Seattle artist Robert Hardgrave creates swirling, abstract mixed media paintings. Sometimes a figure or structure will appear, but you can never be too sure of exactly what you’re looking at. Any element of order in each work is shrouded beyond most comprehension by beautiful chaos. Things are better off that way. And Hardgrave’s work is so textured and effortlessly intricate that all you want to do is swallow each painting whole. Who cares what a single brushstroke might mean? There’s too much going on not to take it all in at once. When you do get the chance to examine detail though, Hardgrave’s insane skill level is undeniable.
Chewbacca is a Wookiee. Bipedal and furry, a “big walking carpets,” Star Wars Wookiees run and fight and shoot. In Mako Miyamoto’s photo series, found on his website Neon Werewolf, Wookiees do much more: yoga on the lawn, roller skate in knee socks and satin jacket, swim underwater, water the lawn. In fact, Miyamoto’s Wookiees could be your next-door neighbor…in a furry mask.
“Masks have always intrigued me; being born near Halloween may have had something to do with it. I’ve always been fascinated by how they hide the person behind them while at the same time bring forth pieces of [their selves] that at first glance were shadowed by their expressions.” (Source)
This whimsical series alternates between mash-ups of TV Shows and movies (Star Wars and The Heist; Star Wars and Game of Thrones) and everyday scenes with a twist (salad bar and Wookiee, ping pong and Wookiees, wedding day and Wookiees). Funny and slightly alarming, the masks’ staring eyes, fixed grimaces, and cascades of fur make the scenes bizarre mimicries of life. Each image is individually titled, and they include “Kiss My Ace II”, “Stop Blocking my Fist with your Face”, and “Corndog Airplane.” The series is ongoing—idea after idea, Wookiee after Wookiee. Miyamoto says:
“I get my inspiration from all over; thrift stores, books, movies, open spaces, the coast, clouds, Stanley Kubrick, Portland, John Carpenter, the golden hour, the way that reflections create an unreachable reality, things that are orange, and the ocean. But not necessarily in that order.” (Source) (Via Feature Shoot)
I’m really shocked by how life-like (and well-dressed!) these plaster figures are– what a great art and fashion combo. He also balanced a taxidermied elephant on her trunk, proving something that seems outside the realm of possibility by what we think we know about gravity.
The site specific installations Reconnected 1 and Reconnected 2 by artist Philippe Handford can be found on England’s Pendle Sculpture Trail. The pieces are a sort of memorial to the area’s gruesome past. In 1612 Pendle Hill was the site of a witch trail that ended with the execution of ten people. Handford began his work with illegally felled tree. He reconnects the trunk each tree to the stump supported by metal hardware. The trees, though fallen, don’t seem entirely dead or gone. They strangely bend to the toward the earth as if resting.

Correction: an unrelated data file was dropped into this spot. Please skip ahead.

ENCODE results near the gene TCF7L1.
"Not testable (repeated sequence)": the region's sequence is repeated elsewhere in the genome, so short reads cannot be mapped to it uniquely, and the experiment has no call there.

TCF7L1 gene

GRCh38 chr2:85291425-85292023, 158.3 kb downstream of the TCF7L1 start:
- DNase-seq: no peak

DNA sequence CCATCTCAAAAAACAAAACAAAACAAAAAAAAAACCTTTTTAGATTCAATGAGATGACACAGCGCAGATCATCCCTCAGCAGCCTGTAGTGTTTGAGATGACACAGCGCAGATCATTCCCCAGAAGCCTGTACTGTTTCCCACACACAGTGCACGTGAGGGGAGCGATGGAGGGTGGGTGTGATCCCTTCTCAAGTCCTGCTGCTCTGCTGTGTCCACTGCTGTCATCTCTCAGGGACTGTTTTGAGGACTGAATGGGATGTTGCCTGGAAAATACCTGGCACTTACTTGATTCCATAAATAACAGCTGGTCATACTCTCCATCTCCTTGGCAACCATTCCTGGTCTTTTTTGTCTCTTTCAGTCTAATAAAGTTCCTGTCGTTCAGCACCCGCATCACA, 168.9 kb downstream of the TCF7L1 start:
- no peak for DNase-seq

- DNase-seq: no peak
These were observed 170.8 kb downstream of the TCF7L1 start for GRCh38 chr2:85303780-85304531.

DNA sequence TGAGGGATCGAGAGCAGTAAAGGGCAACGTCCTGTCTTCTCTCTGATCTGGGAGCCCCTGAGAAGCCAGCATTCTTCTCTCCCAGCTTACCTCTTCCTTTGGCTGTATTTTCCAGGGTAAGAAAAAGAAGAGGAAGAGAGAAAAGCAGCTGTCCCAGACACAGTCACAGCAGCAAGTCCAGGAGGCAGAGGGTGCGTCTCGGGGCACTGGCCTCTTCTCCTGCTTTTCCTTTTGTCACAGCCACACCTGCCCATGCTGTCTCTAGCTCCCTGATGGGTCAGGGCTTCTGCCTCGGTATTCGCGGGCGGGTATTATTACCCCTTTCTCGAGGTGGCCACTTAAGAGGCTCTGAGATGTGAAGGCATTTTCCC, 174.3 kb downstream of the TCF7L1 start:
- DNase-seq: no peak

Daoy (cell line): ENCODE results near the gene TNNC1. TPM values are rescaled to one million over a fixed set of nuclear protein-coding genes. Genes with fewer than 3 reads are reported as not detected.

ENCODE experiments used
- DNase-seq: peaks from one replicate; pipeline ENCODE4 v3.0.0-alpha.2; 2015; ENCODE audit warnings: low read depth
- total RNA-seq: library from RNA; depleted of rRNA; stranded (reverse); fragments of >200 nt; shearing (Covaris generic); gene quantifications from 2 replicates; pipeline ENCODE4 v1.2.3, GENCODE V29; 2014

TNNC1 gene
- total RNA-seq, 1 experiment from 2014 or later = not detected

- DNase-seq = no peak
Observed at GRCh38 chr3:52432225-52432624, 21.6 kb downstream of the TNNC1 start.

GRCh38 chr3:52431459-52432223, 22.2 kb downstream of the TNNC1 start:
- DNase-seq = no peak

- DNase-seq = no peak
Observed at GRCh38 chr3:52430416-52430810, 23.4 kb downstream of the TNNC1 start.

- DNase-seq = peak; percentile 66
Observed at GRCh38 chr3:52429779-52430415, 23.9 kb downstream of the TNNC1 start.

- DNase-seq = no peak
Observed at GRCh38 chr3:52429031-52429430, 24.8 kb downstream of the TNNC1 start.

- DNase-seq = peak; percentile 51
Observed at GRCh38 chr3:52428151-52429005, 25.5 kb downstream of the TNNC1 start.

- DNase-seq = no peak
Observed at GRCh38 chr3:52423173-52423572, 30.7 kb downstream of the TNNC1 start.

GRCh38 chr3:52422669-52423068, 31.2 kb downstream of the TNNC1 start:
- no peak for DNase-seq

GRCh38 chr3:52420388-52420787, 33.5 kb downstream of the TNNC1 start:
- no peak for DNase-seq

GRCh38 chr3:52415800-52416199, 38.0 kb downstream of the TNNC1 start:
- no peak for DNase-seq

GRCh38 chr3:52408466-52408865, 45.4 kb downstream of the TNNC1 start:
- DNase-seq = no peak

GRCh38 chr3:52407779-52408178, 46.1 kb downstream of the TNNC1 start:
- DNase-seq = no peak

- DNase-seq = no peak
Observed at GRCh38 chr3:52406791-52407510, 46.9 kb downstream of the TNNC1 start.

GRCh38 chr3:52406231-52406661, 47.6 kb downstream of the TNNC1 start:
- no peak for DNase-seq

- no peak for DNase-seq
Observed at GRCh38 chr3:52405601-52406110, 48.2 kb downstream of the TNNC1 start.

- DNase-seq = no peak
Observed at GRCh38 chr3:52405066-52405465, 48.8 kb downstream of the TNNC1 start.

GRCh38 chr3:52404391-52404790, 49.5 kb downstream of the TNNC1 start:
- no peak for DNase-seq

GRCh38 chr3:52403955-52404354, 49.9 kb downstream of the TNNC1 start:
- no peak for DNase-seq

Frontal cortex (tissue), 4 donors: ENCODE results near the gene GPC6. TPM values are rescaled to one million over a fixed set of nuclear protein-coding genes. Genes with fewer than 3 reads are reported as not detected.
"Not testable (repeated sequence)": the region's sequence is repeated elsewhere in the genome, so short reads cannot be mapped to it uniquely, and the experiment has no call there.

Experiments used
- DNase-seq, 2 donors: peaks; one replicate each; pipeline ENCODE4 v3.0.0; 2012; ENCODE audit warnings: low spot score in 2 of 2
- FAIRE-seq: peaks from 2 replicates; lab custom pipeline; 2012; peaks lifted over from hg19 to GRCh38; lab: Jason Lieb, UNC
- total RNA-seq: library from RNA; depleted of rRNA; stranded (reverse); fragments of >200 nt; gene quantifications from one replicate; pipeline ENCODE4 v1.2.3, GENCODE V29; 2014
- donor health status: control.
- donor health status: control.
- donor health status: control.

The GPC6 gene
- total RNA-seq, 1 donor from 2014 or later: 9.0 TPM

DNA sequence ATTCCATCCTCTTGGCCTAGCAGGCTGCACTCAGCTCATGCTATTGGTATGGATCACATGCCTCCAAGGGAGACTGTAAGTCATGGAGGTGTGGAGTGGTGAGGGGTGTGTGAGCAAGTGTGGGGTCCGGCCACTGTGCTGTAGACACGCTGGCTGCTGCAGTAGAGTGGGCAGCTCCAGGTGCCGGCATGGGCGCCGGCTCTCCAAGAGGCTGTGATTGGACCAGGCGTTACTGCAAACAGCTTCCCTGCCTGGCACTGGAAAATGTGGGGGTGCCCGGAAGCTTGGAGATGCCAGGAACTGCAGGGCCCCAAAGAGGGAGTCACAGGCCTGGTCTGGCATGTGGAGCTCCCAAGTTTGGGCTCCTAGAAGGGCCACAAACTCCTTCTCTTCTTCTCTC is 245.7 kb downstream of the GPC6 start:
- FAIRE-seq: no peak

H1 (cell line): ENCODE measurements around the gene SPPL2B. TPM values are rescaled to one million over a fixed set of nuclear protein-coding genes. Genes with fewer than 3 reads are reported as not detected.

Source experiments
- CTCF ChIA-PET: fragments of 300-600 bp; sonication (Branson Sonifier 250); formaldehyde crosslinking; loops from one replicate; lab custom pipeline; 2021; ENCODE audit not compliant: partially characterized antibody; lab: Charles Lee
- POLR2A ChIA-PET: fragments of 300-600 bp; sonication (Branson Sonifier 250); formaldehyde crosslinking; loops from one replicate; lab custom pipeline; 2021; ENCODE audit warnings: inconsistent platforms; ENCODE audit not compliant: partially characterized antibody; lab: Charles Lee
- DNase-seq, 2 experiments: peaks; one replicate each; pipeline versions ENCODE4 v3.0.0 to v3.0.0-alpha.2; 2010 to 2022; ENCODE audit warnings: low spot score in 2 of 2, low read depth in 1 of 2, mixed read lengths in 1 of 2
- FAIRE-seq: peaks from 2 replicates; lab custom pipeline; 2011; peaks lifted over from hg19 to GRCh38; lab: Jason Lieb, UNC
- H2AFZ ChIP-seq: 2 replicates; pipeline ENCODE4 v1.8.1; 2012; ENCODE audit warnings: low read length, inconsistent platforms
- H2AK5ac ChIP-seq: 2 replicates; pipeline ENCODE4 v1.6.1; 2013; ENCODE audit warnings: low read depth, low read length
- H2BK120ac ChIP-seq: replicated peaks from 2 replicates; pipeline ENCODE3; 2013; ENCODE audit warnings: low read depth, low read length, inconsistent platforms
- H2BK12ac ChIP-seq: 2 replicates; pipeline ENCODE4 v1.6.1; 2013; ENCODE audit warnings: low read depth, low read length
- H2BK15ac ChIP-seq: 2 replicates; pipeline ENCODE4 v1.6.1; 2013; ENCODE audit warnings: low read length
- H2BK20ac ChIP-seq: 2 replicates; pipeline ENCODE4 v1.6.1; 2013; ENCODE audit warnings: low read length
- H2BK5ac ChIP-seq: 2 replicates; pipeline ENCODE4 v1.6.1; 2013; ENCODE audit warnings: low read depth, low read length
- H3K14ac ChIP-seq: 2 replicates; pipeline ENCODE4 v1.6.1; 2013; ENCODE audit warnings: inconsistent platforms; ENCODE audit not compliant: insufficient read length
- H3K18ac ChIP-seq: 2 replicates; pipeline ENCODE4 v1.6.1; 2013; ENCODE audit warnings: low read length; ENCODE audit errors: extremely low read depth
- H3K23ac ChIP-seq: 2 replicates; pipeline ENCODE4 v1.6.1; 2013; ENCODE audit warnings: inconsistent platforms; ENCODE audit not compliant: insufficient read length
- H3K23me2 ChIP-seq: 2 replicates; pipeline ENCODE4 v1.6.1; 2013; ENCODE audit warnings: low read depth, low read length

Aleksey Kondratyev‘s series Fabricated Adventures is all about adult escapism–making what we want from what we have. Whether you take it as a cynical critique of materialist make-believe, an homage to the capacities of human industry and imagination, portraits of American vacation culture, or none of the above, they’re an interesting series. Here’s what he has to say about them:
“The photographs in this series are of locations which emulate a natural environment for the purpose of recreation. As humans live in their present environments, their experience is determined and limited by their time in history, climate, and physical location.The recreational spaces in this body of work provide a temporary escape from these limitations and from the reality of one’s present physical and geological surroundings.” – Aleksey Kondratyev
Michael Anderson has been busy, since the studio visit Beautiful/Decay did with him in August he’s prepared two major solo shows. Anderson makes large-scale collages from street posters, sometimes measuring 12 feet across. Anderson’s newest show promises to a be visually mesmerizing cultural stew of optimistic, reverse advertising, aka subvertising. I talked with him about “She’s Okay,” the above collage, and he compared the golden lattice structure to the complexity of the girl’s thoughts and experiences. The exhibition, Equal Opportunity Destroyer, is opening April 8th in Copenhagen Denmark at Gallery Poulsen.
Brooklyn artist John Breiner never seems to pin himself down to one medium. Whether he’s using watercolor or ink, he always brings a lot of humanity to the table without sacrificing any aesthetic value. Breiner creates work that is really full- both in composition and technique. He’s also pretty heavily involved with music as well. Seems like he’s got too much going on creatively to really be pinned down in any one place. Definitely not something for us to complain about.